When the social network Facebook was launched in 2004, its members were given the opportunity to save and publish (“post”) photos, videos, etc. online. However, the term cloud computing was mainly coined by some fast growing internet companies like Amazon , Google, and Yahoo . Due to the rapid growth of their user base, these companies were faced with the problem of having to maintain constantly growing systems that provide sufficient performance even at peak load times (for Amazon this would be the Christmas business, for example).

For Amazon, this peak load in 2006 was 10 times higher than the base load in day-to-day business. In order to counter this problem, it was decided to make the (service-oriented) architecture and the services that had been designed and established to cope with the sometimes strongly fluctuating or also very high user numbers into a product that was offered to the outside world , d. This means that this problem is distributed to the users of the cloud during peak load times.

For Amazon, this step was a logical consequence at the beginning of the 2000s, since at that time they had already switched internally to small, fast-moving teams (fast-moving "two-pizza teams"), which had new functionalities based on the existing cloud infrastructure implemented. The scaling effects of the cloud services thus became the basis of the cloud computing product itself, which from then on was no longer only offered internally, but also externally. Today, Amazon is the world's largest provider of cloud computing.

A mandatory requirement for the use and distribution of cloud computing services are broadband connections that are so fast that it no longer makes a difference whether data is stored locally on a PC or on remote servers in a cloud. The increasing relevance of cloud computing for private users is therefore linked to the market supply with fast, reliable and cost-effective DSL and LTE connections.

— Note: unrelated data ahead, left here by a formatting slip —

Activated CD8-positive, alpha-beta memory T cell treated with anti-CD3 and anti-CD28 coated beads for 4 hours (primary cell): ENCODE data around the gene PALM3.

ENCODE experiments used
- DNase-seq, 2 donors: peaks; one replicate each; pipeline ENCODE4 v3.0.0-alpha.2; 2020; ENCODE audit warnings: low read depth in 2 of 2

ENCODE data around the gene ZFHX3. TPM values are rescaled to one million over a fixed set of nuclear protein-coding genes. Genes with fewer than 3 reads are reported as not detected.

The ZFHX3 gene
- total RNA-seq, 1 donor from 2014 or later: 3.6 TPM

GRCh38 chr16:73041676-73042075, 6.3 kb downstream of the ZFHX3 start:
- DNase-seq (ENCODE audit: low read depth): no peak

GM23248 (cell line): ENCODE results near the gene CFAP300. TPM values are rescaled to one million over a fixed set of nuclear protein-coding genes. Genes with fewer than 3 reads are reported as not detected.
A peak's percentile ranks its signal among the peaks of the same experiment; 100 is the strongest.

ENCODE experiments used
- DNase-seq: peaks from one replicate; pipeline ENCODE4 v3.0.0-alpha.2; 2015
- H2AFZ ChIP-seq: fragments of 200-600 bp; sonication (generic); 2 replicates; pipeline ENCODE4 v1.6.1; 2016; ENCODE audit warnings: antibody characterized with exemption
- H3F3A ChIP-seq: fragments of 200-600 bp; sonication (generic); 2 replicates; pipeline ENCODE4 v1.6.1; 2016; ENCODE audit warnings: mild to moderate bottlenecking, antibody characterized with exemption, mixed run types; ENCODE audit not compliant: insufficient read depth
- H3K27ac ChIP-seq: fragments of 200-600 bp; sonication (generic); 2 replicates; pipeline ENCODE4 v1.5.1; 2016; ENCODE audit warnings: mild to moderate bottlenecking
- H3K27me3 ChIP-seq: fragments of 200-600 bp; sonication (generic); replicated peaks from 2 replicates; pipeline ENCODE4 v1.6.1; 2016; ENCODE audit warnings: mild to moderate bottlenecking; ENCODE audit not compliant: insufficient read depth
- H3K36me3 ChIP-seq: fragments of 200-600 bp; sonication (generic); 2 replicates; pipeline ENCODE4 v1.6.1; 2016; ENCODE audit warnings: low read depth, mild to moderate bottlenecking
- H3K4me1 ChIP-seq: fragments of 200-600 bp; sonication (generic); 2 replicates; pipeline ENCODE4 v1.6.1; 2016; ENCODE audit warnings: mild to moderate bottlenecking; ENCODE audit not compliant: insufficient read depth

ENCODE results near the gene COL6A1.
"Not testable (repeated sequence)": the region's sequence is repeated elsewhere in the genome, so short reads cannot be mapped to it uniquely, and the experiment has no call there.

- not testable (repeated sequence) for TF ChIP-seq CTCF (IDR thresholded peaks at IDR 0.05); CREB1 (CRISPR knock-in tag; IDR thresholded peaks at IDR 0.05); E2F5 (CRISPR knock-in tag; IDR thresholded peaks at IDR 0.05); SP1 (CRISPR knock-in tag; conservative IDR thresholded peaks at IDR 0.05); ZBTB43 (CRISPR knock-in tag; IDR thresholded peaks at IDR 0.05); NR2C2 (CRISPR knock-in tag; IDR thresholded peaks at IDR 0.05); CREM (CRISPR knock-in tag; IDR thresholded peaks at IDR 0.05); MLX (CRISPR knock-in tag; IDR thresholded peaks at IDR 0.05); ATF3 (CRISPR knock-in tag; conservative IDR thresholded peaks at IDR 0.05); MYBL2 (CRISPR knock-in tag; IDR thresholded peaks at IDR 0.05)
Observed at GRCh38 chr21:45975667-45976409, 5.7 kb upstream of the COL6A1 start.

Differentiation from other techniques

" Grid computing " is about the common use of common resources and there is no central control. In the case of cloud computing, you have a resource provider and a user. The control of the resources is centralized.

Fog Computing represents the decentralized extension of cloud computing. Resources such as storage, computing power and software applications are placed closer to the end devices in order to achieve better efficiency and lower latency times through an optimized division. Only relevant and possibly compressed data are then sent to the central systems. Fog computing is closely related to edge computing , where, for example, sensor data is processed directly in the sensor system in order to then forward it to fog and cloud. There is great overlap between fog and edge computing, which is why they are sometimes used synonymously.


Since clouds were created primarily through the scaling concept, the strongest distinguishing features are also to be found there.

To get closer to the architecture, one can imagine a simple computer. It has processor cores, RAM, a hard drive and programs. These components can also be found in a cloud, only in a form that enables massive scaling.